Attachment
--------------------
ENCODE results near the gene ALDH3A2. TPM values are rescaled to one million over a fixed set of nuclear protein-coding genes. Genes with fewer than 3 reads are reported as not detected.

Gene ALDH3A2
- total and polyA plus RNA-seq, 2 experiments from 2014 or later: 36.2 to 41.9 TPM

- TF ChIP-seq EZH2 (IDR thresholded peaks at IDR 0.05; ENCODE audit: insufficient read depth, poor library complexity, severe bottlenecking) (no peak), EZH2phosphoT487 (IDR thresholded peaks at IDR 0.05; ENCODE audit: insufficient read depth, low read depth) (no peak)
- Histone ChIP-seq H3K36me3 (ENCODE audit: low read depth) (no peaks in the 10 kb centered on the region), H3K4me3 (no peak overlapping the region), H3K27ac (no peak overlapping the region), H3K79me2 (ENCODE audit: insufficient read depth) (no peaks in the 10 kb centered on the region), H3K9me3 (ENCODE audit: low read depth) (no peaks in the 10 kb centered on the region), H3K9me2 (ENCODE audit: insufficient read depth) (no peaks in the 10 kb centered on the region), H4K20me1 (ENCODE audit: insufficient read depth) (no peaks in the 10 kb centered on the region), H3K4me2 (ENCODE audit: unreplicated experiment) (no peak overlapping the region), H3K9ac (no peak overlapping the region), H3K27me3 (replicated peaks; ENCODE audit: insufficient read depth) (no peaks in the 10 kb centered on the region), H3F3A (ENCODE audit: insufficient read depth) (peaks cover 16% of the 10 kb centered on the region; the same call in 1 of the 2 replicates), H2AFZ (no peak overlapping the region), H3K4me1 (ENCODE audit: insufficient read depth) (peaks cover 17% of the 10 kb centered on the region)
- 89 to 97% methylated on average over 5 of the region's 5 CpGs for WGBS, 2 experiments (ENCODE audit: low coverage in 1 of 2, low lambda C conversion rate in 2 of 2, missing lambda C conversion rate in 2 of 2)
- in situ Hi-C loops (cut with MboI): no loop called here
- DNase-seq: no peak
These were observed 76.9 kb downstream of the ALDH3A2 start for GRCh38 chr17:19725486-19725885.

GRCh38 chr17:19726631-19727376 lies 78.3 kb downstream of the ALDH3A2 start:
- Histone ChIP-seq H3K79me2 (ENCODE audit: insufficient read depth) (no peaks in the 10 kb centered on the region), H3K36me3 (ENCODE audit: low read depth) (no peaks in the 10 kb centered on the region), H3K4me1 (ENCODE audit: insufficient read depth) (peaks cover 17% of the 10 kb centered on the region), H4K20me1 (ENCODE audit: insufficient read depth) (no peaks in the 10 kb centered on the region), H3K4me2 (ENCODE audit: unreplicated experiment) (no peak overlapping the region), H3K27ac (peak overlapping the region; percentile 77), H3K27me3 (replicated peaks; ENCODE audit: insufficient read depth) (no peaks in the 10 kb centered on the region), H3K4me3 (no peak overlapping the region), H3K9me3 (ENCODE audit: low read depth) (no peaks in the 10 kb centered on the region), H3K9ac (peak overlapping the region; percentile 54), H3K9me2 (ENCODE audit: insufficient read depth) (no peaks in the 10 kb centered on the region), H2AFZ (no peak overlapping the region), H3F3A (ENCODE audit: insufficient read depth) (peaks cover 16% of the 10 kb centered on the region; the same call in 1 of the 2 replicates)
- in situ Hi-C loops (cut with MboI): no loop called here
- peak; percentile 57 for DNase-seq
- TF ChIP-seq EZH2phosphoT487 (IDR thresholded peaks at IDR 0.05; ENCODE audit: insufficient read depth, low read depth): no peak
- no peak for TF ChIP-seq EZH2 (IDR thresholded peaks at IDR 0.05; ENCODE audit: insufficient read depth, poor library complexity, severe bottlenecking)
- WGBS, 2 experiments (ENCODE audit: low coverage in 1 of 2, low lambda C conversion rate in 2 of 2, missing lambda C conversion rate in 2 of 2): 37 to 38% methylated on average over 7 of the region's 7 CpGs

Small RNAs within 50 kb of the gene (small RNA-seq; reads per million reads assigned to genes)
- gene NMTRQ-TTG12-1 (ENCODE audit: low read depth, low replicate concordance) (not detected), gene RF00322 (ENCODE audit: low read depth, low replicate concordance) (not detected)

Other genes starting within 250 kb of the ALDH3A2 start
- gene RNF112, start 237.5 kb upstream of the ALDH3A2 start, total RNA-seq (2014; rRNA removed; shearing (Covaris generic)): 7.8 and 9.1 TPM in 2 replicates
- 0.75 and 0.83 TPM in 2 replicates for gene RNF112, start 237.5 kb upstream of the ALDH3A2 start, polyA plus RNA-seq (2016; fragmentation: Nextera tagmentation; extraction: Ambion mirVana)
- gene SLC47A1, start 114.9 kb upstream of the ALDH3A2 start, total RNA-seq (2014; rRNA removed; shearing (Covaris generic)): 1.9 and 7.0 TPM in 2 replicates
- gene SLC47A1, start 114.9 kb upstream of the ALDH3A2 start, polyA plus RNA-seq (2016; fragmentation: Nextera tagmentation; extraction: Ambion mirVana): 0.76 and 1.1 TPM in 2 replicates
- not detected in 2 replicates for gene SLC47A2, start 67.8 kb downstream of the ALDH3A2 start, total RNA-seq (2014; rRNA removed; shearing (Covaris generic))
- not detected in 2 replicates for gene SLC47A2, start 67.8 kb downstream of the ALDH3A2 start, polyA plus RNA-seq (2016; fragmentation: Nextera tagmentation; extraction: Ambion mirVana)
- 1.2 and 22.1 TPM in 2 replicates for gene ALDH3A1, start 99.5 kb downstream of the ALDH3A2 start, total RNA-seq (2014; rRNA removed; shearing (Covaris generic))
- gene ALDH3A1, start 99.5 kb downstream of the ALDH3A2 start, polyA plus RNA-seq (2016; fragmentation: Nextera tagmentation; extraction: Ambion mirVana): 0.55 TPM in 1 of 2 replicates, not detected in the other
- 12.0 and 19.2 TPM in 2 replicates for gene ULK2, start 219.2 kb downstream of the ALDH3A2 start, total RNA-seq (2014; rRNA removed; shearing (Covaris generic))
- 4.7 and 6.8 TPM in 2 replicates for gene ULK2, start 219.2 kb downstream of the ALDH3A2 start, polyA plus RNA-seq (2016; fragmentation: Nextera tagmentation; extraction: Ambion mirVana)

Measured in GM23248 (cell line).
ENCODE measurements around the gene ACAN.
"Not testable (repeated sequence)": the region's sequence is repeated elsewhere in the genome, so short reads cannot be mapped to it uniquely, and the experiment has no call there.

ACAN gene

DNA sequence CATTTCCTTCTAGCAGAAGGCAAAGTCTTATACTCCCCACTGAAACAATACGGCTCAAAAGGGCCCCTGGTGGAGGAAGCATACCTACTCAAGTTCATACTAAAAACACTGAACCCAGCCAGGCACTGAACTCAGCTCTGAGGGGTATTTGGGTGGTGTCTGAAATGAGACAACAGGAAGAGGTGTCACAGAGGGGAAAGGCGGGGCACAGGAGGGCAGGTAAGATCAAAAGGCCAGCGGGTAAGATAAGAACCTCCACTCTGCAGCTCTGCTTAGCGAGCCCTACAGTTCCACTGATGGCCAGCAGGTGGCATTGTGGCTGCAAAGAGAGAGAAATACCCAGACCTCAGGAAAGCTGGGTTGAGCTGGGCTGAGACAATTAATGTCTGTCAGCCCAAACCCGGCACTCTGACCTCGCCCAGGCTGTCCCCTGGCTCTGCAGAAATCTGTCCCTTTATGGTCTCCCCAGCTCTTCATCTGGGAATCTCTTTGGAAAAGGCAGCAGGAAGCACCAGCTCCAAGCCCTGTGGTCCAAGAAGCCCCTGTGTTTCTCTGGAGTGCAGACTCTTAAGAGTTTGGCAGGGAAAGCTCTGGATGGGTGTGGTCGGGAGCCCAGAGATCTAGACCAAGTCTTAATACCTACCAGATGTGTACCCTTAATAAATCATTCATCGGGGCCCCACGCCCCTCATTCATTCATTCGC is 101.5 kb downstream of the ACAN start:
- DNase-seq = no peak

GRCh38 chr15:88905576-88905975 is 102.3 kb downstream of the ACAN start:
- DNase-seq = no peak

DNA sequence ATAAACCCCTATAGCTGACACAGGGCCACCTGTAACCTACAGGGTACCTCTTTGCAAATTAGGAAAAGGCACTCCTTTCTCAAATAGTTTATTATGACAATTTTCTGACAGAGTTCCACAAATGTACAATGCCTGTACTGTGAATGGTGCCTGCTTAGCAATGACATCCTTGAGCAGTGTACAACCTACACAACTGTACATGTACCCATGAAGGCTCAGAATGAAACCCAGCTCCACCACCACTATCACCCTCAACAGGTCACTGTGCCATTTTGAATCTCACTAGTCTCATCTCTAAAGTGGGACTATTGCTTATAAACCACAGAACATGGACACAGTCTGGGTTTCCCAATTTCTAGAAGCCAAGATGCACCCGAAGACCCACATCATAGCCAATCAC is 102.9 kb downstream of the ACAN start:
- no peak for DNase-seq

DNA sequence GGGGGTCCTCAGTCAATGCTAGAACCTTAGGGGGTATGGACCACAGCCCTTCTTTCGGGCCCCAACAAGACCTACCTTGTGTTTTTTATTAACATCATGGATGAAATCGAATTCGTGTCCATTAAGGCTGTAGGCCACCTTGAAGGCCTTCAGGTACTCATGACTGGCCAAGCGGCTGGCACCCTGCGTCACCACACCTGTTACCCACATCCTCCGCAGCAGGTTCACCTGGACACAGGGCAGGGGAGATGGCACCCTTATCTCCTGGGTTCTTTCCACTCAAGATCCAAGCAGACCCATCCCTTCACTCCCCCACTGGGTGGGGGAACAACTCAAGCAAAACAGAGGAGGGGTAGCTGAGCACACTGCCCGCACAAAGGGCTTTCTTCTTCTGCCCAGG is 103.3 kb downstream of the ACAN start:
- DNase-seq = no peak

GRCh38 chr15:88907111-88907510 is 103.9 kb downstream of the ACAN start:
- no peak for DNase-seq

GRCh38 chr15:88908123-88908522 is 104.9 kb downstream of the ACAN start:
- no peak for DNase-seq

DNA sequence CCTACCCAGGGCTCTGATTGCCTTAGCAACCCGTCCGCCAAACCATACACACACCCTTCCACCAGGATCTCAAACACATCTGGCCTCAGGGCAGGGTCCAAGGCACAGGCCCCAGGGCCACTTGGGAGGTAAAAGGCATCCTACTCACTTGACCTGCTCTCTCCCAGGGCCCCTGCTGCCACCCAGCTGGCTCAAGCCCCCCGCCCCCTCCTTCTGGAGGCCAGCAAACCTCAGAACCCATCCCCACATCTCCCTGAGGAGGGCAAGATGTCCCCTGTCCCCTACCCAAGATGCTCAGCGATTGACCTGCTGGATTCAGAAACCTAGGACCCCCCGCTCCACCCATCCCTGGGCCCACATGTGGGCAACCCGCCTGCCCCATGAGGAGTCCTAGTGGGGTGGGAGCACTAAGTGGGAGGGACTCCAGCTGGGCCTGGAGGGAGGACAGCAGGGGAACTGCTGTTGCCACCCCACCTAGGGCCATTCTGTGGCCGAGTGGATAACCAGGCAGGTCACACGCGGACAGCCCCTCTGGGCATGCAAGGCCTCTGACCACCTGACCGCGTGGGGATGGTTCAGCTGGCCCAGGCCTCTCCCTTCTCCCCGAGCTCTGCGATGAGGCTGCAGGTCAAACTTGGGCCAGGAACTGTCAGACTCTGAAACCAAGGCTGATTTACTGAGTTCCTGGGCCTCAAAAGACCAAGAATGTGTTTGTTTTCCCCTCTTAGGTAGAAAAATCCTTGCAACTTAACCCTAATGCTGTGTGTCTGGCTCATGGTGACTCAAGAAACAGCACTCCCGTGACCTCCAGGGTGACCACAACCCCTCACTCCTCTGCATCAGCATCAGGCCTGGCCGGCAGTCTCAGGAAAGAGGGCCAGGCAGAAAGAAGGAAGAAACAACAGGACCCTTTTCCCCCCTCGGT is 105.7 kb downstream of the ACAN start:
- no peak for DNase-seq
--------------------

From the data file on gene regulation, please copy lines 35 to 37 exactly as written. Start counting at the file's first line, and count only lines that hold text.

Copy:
- DNase-seq = no peak

GRCh38 chr15:88905576-88905975 is 102.3 kb downstream of the ACAN start:
- DNase-seq = no peak